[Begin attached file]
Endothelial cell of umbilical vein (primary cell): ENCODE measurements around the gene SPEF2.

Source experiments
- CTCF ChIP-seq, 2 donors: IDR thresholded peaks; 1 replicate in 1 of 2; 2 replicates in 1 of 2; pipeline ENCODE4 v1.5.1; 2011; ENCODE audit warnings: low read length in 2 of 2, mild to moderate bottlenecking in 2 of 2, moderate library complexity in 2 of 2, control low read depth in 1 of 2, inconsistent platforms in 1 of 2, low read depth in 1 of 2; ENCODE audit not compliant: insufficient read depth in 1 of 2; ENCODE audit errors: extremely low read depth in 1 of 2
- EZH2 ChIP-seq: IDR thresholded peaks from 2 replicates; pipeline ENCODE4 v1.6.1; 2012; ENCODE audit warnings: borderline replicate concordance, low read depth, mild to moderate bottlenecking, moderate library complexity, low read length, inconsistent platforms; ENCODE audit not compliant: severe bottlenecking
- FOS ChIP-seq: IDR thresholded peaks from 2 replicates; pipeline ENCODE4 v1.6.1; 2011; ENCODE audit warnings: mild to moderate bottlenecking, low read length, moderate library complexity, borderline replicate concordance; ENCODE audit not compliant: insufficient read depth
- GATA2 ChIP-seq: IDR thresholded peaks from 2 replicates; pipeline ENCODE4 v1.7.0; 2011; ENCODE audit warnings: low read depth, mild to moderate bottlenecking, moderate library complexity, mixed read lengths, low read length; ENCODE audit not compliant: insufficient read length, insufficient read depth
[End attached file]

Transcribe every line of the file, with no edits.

Endothelial cell of umbilical vein (primary cell): ENCODE measurements around the gene SPEF2.

Source experiments
- CTCF ChIP-seq, 2 donors: IDR thresholded peaks; 1 replicate in 1 of 2; 2 replicates in 1 of 2; pipeline ENCODE4 v1.5.1; 2011; ENCODE audit warnings: low read length in 2 of 2, mild to moderate bottlenecking in 2 of 2, moderate library complexity in 2 of 2, control low read depth in 1 of 2, inconsistent platforms in 1 of 2, low read depth in 1 of 2; ENCODE audit not compliant: insufficient read depth in 1 of 2; ENCODE audit errors: extremely low read depth in 1 of 2
- EZH2 ChIP-seq: IDR thresholded peaks from 2 replicates; pipeline ENCODE4 v1.6.1; 2012; ENCODE audit warnings: borderline replicate concordance, low read depth, mild to moderate bottlenecking, moderate library complexity, low read length, inconsistent platforms; ENCODE audit not compliant: severe bottlenecking
- FOS ChIP-seq: IDR thresholded peaks from 2 replicates; pipeline ENCODE4 v1.6.1; 2011; ENCODE audit warnings: mild to moderate bottlenecking, low read length, moderate library complexity, borderline replicate concordance; ENCODE audit not compliant: insufficient read depth
- GATA2 ChIP-seq: IDR thresholded peaks from 2 replicates; pipeline ENCODE4 v1.7.0; 2011; ENCODE audit warnings: low read depth, mild to moderate bottlenecking, moderate library complexity, mixed read lengths, low read length; ENCODE audit not compliant: insufficient read length, insufficient read depth